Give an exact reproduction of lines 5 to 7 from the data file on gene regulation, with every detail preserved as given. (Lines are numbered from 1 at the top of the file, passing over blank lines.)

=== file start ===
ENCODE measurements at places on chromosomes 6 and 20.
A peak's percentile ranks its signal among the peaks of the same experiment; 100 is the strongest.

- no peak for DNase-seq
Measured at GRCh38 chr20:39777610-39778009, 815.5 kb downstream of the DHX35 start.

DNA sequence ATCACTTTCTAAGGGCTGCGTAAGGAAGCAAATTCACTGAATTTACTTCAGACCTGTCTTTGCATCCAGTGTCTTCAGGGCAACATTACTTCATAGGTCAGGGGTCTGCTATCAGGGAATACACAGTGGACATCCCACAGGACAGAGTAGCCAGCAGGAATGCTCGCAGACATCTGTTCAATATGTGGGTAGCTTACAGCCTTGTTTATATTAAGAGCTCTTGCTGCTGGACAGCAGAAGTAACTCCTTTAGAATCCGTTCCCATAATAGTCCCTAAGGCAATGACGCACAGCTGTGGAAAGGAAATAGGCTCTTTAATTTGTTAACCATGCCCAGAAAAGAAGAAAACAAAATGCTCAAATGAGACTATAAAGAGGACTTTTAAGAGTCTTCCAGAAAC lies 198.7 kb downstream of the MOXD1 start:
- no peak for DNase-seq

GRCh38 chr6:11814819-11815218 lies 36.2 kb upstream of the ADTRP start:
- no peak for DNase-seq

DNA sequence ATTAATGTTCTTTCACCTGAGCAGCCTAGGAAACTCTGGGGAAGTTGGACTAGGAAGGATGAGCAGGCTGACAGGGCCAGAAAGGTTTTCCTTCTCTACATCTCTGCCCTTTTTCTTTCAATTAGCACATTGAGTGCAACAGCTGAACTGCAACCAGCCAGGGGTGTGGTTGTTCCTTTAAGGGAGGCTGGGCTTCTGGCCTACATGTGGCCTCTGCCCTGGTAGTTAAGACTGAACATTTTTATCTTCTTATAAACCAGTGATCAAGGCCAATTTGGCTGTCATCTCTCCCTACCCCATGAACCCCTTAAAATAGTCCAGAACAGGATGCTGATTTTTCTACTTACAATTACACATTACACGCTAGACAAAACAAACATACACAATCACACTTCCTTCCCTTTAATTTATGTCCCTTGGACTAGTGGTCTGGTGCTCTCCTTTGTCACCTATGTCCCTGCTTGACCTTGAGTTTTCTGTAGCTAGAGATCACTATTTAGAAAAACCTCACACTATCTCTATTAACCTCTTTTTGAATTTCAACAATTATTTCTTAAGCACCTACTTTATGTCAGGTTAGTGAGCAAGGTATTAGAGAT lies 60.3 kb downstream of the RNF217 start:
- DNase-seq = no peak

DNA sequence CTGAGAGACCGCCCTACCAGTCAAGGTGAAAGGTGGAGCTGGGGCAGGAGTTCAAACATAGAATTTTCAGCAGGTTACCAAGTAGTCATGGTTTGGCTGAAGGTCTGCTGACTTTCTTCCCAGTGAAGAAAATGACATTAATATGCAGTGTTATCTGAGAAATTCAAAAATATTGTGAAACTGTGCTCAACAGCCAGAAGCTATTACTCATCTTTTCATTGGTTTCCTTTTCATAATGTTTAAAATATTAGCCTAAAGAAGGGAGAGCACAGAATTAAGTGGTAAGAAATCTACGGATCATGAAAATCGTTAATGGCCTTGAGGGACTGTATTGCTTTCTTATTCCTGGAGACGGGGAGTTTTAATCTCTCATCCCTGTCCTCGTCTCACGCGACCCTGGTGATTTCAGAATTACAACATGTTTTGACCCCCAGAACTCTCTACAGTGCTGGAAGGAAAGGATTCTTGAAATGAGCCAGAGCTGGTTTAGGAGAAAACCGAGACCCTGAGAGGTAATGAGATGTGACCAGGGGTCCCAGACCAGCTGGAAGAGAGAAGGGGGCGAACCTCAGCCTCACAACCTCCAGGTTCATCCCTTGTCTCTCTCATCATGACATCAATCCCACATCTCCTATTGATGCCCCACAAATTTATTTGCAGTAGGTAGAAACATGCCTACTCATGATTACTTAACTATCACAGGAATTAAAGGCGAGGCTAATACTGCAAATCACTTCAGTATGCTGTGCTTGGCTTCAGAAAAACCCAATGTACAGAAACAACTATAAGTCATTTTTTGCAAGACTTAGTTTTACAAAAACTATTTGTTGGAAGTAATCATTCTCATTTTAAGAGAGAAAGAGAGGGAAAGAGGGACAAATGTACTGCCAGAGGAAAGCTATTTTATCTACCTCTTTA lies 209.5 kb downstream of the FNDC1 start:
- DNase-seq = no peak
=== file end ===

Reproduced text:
DNA sequence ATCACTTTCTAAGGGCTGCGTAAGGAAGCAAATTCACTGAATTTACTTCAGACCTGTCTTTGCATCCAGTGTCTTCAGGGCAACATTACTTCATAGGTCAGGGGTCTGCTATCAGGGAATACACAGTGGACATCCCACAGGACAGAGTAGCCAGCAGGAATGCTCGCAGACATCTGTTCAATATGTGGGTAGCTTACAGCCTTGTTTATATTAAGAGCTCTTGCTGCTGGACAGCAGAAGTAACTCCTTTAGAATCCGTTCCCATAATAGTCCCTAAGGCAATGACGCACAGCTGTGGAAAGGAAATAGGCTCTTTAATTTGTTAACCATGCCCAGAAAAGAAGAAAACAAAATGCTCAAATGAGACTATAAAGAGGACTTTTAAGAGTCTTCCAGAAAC lies 198.7 kb downstream of the MOXD1 start:
- no peak for DNase-seq

GRCh38 chr6:11814819-11815218 lies 36.2 kb upstream of the ADTRP start: